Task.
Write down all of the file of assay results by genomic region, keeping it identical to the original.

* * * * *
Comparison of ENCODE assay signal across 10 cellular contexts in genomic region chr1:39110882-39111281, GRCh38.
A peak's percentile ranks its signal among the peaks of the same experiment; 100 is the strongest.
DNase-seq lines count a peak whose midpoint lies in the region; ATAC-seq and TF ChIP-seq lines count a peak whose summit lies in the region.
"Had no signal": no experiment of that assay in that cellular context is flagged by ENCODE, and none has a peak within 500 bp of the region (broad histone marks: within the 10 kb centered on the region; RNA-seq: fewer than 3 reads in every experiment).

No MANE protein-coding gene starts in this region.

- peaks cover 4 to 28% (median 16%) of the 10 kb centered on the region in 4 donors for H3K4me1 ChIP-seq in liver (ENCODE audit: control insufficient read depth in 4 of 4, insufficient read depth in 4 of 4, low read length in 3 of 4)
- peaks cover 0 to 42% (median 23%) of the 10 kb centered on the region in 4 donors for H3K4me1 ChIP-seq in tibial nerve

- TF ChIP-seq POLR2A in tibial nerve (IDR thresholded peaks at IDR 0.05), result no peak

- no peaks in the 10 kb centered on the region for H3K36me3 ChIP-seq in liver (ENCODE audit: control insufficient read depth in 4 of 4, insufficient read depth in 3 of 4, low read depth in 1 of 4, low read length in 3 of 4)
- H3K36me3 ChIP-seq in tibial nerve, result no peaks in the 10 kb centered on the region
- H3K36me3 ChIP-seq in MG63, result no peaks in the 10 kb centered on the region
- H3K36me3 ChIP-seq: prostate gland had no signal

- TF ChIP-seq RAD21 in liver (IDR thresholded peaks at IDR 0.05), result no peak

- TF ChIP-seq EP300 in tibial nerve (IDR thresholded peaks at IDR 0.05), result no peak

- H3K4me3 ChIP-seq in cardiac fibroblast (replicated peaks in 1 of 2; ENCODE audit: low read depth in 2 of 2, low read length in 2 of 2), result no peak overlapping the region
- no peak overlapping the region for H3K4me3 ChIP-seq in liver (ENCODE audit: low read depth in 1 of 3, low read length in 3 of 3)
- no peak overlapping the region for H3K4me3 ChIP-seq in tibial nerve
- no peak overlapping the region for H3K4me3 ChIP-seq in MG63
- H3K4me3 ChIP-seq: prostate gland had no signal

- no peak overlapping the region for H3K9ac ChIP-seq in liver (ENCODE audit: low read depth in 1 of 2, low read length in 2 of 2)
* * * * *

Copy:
Comparison of ENCODE assay signal across 10 cellular contexts in genomic region chr1:39110882-39111281, GRCh38.
A peak's percentile ranks its signal among the peaks of the same experiment; 100 is the strongest.
DNase-seq lines count a peak whose midpoint lies in the region; ATAC-seq and TF ChIP-seq lines count a peak whose summit lies in the region.
"Had no signal": no experiment of that assay in that cellular context is flagged by ENCODE, and none has a peak within 500 bp of the region (broad histone marks: within the 10 kb centered on the region; RNA-seq: fewer than 3 reads in every experiment).

No MANE protein-coding gene starts in this region.

- peaks cover 4 to 28% (median 16%) of the 10 kb centered on the region in 4 donors for H3K4me1 ChIP-seq in liver (ENCODE audit: control insufficient read depth in 4 of 4, insufficient read depth in 4 of 4, low read length in 3 of 4)
- peaks cover 0 to 42% (median 23%) of the 10 kb centered on the region in 4 donors for H3K4me1 ChIP-seq in tibial nerve

- TF ChIP-seq POLR2A in tibial nerve (IDR thresholded peaks at IDR 0.05), result no peak

- no peaks in the 10 kb centered on the region for H3K36me3 ChIP-seq in liver (ENCODE audit: control insufficient read depth in 4 of 4, insufficient read depth in 3 of 4, low read depth in 1 of 4, low read length in 3 of 4)
- H3K36me3 ChIP-seq in tibial nerve, result no peaks in the 10 kb centered on the region
- H3K36me3 ChIP-seq in MG63, result no peaks in the 10 kb centered on the region
- H3K36me3 ChIP-seq: prostate gland had no signal

- TF ChIP-seq RAD21 in liver (IDR thresholded peaks at IDR 0.05), result no peak

- TF ChIP-seq EP300 in tibial nerve (IDR thresholded peaks at IDR 0.05), result no peak

- H3K4me3 ChIP-seq in cardiac fibroblast (replicated peaks in 1 of 2; ENCODE audit: low read depth in 2 of 2, low read length in 2 of 2), result no peak overlapping the region
- no peak overlapping the region for H3K4me3 ChIP-seq in liver (ENCODE audit: low read depth in 1 of 3, low read length in 3 of 3)
- no peak overlapping the region for H3K4me3 ChIP-seq in tibial nerve
- no peak overlapping the region for H3K4me3 ChIP-seq in MG63
- H3K4me3 ChIP-seq: prostate gland had no signal

- no peak overlapping the region for H3K9ac ChIP-seq in liver (ENCODE audit: low read depth in 1 of 2, low read length in 2 of 2)